Magazine article Washington Report on Middle East Affairs

Economic Costs of the Intifada Grow

Magazine article Washington Report on Middle East Affairs

Economic Costs of the Intifada Grow

Article excerpt

Economic Costs of the Intifada Grow

Colin MacKinnon is a country analyst with the Syracuse, New York-based PRS Group.

We all remember Muhammad al-Durra, the little boy shot dead in Gaza by Israeli soldiers while cowering behind his father, who himself was gravely wounded. In mid-February, after much delay, the Palestinian Authority sent a check to the al-Durra family as compensation. It bounced.

"We received a check for my brother Jamal, who is injured, and his son, the shahid Muhammad," Nail al-Durra, Muhammad's uncle, told the daily al-Sharq al-Awsat. "We discovered at the bank that the check had no cover."

That bounced check is emblematic of the situation in which the Palestinians now find themselves--their economy is close to ruin and their government, if that is an appropriate term for the PNA, is close to bankruptcy.

UNSCO REPORT

The U.N. Special Coordinator's Office has produced a report on the economic effects of the conflict, and in mid-February, about the time the al-Durra family's compensation check bounced, UNSCO published the key findings of the report.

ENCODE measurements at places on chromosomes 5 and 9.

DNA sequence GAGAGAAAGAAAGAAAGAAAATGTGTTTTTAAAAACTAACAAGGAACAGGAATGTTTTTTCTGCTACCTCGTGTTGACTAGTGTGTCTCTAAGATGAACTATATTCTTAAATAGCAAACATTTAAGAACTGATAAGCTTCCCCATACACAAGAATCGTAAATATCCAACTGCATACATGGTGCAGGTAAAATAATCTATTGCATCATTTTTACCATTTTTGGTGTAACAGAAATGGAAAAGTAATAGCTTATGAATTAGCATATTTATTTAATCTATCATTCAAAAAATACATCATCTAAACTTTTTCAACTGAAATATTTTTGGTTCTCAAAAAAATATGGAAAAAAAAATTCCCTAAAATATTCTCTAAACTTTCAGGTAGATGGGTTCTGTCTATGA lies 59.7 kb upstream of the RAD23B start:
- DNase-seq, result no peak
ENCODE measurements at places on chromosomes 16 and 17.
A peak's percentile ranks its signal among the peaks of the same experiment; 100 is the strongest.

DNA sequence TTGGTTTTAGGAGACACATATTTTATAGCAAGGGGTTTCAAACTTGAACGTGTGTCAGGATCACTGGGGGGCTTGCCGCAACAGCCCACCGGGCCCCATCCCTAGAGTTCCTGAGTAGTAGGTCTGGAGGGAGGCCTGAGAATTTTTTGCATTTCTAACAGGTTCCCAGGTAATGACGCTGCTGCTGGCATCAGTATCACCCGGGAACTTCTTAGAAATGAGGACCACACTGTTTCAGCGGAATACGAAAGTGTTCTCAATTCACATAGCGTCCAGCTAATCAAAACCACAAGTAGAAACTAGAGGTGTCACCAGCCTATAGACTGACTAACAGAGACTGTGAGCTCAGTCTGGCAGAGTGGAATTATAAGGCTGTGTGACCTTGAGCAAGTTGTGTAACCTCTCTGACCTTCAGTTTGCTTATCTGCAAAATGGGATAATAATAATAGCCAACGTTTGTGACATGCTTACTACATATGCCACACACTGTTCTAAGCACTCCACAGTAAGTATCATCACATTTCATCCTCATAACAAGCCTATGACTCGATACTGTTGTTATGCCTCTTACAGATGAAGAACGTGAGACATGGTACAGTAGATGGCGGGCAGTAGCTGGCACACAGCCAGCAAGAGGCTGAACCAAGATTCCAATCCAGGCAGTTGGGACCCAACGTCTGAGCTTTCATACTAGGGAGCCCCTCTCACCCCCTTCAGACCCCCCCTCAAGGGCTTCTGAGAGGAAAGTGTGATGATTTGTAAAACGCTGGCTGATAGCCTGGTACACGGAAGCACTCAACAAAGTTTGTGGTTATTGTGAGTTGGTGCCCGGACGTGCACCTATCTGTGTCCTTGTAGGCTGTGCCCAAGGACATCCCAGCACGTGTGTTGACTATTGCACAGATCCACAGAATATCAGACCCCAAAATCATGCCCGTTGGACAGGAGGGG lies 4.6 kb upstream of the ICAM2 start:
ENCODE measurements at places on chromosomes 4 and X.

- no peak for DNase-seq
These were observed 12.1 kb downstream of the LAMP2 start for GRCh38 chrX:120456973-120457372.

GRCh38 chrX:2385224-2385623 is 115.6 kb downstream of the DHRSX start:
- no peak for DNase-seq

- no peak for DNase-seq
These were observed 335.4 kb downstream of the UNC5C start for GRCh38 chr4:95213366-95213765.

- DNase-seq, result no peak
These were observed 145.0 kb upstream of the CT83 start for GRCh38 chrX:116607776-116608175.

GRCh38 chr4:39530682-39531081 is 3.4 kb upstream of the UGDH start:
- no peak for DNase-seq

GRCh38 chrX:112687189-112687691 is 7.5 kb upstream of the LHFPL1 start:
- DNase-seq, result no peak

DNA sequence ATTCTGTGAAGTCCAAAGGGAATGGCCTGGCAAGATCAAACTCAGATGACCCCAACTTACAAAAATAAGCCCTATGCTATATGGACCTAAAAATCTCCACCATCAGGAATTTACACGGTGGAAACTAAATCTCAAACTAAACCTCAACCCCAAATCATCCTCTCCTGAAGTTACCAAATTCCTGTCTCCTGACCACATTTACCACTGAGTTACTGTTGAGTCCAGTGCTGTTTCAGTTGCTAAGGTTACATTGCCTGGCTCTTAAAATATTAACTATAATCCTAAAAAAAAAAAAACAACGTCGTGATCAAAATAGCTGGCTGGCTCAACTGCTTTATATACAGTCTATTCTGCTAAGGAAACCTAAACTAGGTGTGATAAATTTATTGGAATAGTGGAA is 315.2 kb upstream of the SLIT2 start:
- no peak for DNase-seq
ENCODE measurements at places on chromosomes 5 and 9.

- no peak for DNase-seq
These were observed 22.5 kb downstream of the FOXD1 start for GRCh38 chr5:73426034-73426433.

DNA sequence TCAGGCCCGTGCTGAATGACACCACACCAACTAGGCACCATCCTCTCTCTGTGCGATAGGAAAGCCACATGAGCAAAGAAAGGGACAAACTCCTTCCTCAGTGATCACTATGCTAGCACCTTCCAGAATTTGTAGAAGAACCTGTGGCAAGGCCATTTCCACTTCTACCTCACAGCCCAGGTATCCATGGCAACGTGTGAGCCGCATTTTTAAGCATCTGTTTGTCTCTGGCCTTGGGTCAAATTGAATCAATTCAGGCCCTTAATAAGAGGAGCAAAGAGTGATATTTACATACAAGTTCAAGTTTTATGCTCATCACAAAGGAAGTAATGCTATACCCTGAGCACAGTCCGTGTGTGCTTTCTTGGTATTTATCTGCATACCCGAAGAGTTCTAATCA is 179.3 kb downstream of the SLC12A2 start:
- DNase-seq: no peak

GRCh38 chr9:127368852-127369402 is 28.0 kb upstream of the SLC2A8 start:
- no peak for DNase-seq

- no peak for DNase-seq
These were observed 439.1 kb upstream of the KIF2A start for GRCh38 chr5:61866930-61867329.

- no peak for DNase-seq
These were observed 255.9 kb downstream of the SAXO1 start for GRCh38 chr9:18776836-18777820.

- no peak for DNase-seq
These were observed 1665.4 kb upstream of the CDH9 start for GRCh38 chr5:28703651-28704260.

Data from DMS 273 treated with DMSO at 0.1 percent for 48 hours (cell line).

The direct economic losses stemming from the conflict are large. In the four months of October 2000 through January 2001, Palestinian gross domestic product fell by half, $907.3 million, and wages were down by three-quarters, $243.4 million. This loss totals 20 percent of the projected GDP for 2000.

According to UNSCO, from October to the end of January the West Bank and Gaza (WBG) was closed off from Israel 75 percent of the time. Almost the whole time tight restrictions on internal movement in the WBG were in effect as well. That is, travel between Palestinian towns and villages in the WBG was impossible. Travel to and from Jordan via the West Bank was cut 29 percent of the time and travel between Egypt and Gaza was cut 50 percent of the time.

Because of the closures, unemployment in the WBG has risen from 11 percent to 38 percent and per capita income has fallen. Palestinian per capita income for the year 2000 had been projected to rise to $2,000. That did not happen. Instead, income for last year will average around $1,600 per person and, depending on events, may fall well below that level this year.

As a natural consequence, poverty is up. The number of individuals living below the poverty line--that is, trying to subsist on $2.10 a day or less, the World Bank estimate for the WBG poverty level--grew by 50 percent in the period October to January, from 650,000 to 900,000 persons. Now 32 percent of Palestinians are below the poverty level.

And, though UNSCO does not try to put a firm figure on the destruction, let us not forget the material damage caused by the violence. The wreckage of public and private buildings and infrastructure and the crop losses (including the destruction of olive and orange groves) must run into the hundreds of millions.

Terje Roed-Larsen, the U.N. Special Coordinator, worries that further economic decline could lead to a breakdown in institutions in the WBG. "I call on the government of Israel to fully lift the closure," he said when announcing the findings of the report.

The UNSCO report does not deal with the customs and tax receipts the Israeli government owes the PNA but will not pay. The total at the end of February was $56 million--about a month's salary for the 115,000 PNA government employees. …

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